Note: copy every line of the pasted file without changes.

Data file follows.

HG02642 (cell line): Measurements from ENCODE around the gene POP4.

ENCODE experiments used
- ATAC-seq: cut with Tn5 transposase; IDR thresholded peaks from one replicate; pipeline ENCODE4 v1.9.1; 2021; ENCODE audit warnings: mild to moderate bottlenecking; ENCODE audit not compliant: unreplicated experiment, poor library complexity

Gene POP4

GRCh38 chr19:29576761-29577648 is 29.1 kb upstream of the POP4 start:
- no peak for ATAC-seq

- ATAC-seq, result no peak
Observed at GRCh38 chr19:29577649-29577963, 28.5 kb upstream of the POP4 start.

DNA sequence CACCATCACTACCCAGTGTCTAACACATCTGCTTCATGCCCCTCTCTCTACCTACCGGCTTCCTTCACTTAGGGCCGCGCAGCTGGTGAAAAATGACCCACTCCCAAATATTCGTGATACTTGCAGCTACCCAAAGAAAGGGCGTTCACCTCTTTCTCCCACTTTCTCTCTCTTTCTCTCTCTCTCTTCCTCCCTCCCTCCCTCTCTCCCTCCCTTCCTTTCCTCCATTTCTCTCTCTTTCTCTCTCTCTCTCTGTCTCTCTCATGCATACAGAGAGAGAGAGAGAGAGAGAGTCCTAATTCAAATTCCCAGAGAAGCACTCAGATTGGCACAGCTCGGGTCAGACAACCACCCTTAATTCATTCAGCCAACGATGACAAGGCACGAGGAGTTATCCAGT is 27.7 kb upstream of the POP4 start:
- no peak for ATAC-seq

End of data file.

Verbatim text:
HG02642 (cell line): Measurements from ENCODE around the gene POP4.

ENCODE experiments used
- ATAC-seq: cut with Tn5 transposase; IDR thresholded peaks from one replicate; pipeline ENCODE4 v1.9.1; 2021; ENCODE audit warnings: mild to moderate bottlenecking; ENCODE audit not compliant: unreplicated experiment, poor library complexity

Gene POP4

GRCh38 chr19:29576761-29577648 is 29.1 kb upstream of the POP4 start:
- no peak for ATAC-seq

- ATAC-seq, result no peak
Observed at GRCh38 chr19:29577649-29577963, 28.5 kb upstream of the POP4 start.

DNA sequence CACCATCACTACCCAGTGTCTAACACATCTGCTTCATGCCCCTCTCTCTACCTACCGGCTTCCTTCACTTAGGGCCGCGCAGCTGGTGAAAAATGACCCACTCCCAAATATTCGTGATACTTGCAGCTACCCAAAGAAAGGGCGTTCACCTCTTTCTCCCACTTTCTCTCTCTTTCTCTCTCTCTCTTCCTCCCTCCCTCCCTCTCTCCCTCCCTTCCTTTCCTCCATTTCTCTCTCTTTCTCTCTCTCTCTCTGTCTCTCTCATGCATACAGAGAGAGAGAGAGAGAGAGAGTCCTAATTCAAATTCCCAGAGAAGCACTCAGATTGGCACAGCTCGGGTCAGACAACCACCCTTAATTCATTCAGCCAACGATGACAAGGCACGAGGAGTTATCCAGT is 27.7 kb upstream of the POP4 start:
- no peak for ATAC-seq